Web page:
By Matilda Charles
People who have been diagnosed with Parkinson’s disease might want to reconsider doing strenuous exercise as a means of keeping their physical abilities.
A recent short-term study concluded that normal, frequent movements are better for Parkinson’s patients than working out. The study was funded by some power hitters — the Department of Veterans Affairs, the Michael J. Fox Foundation and the National Institutes of Health — and conducted by Parkinson’s research teams at the University of Michigan. Their conclusions bear paying attention to, even though they might seem contrary to logic.
Many Parkinson’s patients begin to reduce the amount of time they spend moving. Whether it’s a walk around the block, doing dishes or strolling the aisles of the grocery store, many prefer to forgo those daily activities to keep from falling or losing balance.
In the four-week study, using 48 participants, researchers looked at the result of non-exercise movement versus exercise activity. They did PET scans of the brain to look at dopamine levels and used questionnaires to learn about the participants’ level of activity and the type they did — daily routines or exercise.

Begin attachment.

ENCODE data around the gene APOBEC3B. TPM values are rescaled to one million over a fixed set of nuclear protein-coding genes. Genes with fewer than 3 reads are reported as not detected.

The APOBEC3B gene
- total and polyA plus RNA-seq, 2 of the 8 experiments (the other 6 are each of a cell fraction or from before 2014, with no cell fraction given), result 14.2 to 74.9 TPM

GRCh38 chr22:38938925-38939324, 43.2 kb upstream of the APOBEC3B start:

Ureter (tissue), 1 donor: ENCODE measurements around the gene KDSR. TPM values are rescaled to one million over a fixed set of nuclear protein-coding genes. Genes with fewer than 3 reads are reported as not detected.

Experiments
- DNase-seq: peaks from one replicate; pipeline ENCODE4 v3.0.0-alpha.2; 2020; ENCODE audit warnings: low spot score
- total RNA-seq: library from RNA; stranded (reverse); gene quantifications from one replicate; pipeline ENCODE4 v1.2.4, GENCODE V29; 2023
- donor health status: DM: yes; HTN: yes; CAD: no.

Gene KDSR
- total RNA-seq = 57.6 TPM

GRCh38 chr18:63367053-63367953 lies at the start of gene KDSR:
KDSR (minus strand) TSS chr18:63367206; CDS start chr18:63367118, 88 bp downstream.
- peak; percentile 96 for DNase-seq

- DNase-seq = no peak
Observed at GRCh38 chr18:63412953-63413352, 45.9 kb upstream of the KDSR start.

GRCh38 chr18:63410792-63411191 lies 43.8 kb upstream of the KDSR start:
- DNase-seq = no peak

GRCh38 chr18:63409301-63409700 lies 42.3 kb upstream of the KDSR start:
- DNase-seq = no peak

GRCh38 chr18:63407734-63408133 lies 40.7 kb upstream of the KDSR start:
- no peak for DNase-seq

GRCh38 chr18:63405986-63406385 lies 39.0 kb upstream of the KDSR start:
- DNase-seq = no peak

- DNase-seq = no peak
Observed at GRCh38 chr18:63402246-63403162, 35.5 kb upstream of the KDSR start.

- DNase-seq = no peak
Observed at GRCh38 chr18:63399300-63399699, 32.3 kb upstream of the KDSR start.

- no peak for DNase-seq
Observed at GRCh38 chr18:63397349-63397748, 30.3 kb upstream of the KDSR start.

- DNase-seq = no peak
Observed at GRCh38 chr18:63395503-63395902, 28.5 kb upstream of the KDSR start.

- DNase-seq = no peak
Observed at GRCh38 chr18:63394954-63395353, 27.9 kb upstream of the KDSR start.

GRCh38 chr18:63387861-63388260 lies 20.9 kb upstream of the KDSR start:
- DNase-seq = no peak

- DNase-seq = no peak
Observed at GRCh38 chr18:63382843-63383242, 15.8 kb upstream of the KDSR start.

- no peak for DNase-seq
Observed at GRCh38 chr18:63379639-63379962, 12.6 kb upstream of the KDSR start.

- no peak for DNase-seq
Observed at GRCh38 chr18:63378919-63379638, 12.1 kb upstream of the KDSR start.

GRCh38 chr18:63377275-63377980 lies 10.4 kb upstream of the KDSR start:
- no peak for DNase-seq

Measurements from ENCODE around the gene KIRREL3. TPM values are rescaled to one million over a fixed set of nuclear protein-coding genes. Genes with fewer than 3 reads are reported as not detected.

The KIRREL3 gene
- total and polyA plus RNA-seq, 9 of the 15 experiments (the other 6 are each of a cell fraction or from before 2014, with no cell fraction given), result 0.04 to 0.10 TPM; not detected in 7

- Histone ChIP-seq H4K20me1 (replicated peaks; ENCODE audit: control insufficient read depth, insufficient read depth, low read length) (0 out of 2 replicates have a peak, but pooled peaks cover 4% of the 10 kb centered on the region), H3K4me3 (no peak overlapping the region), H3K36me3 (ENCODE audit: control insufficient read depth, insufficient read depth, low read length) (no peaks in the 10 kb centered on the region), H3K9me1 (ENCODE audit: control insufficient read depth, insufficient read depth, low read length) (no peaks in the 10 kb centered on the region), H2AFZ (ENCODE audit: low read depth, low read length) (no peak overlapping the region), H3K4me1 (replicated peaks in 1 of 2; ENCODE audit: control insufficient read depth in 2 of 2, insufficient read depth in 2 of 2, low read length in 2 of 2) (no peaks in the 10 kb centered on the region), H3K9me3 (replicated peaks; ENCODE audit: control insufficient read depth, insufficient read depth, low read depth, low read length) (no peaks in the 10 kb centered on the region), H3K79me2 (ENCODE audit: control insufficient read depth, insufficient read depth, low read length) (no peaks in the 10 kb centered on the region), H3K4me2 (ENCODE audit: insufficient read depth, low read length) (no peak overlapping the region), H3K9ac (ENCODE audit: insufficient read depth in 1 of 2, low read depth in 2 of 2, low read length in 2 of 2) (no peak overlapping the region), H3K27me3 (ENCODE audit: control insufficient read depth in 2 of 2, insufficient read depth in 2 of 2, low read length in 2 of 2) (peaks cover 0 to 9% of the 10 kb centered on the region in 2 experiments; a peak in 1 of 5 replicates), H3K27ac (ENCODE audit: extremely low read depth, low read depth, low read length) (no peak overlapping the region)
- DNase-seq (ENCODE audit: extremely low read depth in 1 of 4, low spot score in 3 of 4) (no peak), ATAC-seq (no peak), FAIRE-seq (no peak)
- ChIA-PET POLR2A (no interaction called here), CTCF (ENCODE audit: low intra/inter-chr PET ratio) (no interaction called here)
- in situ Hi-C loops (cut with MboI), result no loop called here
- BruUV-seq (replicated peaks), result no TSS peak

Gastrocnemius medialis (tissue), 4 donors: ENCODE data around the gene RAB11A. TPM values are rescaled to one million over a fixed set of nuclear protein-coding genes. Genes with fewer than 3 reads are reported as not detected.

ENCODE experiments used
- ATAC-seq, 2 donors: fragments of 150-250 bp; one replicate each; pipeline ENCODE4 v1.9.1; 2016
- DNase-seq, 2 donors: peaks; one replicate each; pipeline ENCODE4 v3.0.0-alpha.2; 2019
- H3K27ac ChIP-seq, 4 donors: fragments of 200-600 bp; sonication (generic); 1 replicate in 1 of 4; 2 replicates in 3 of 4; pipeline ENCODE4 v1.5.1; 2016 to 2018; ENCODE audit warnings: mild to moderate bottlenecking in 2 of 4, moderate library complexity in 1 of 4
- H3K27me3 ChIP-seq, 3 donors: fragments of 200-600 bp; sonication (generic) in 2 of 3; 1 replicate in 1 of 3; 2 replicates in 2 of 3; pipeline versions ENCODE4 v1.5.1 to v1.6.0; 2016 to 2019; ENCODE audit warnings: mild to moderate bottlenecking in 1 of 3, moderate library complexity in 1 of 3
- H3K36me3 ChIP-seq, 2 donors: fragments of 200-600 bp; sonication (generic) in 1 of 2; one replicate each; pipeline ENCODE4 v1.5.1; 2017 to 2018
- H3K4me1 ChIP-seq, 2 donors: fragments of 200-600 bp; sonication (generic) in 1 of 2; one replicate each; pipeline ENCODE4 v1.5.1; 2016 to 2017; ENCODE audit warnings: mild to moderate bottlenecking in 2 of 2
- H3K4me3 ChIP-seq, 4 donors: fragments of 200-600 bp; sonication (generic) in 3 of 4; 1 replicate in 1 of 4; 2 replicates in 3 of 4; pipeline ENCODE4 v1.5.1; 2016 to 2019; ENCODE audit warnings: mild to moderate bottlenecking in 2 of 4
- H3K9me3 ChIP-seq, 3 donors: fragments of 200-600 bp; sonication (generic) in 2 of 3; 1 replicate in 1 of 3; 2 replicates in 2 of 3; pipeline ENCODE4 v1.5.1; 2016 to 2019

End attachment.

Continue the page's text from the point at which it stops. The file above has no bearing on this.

Researchers tested whether a strenuous exercise program such as swimming or aerobics could help with symptoms. The answer: No, it’s the daily, small activities that were protecting motor skills. It’s those routine movements that were linked to fewer motor symptoms, even in those patients with lower dopamine levels.
So, say the researchers, get up and move. Any kind of movement appears to help, as long as it keeps you active and doing your normal, daily tasks.
Reminder: The open enrollment period to sign up or change your Medicare health and drug plan ends
Monday, Dec. 7.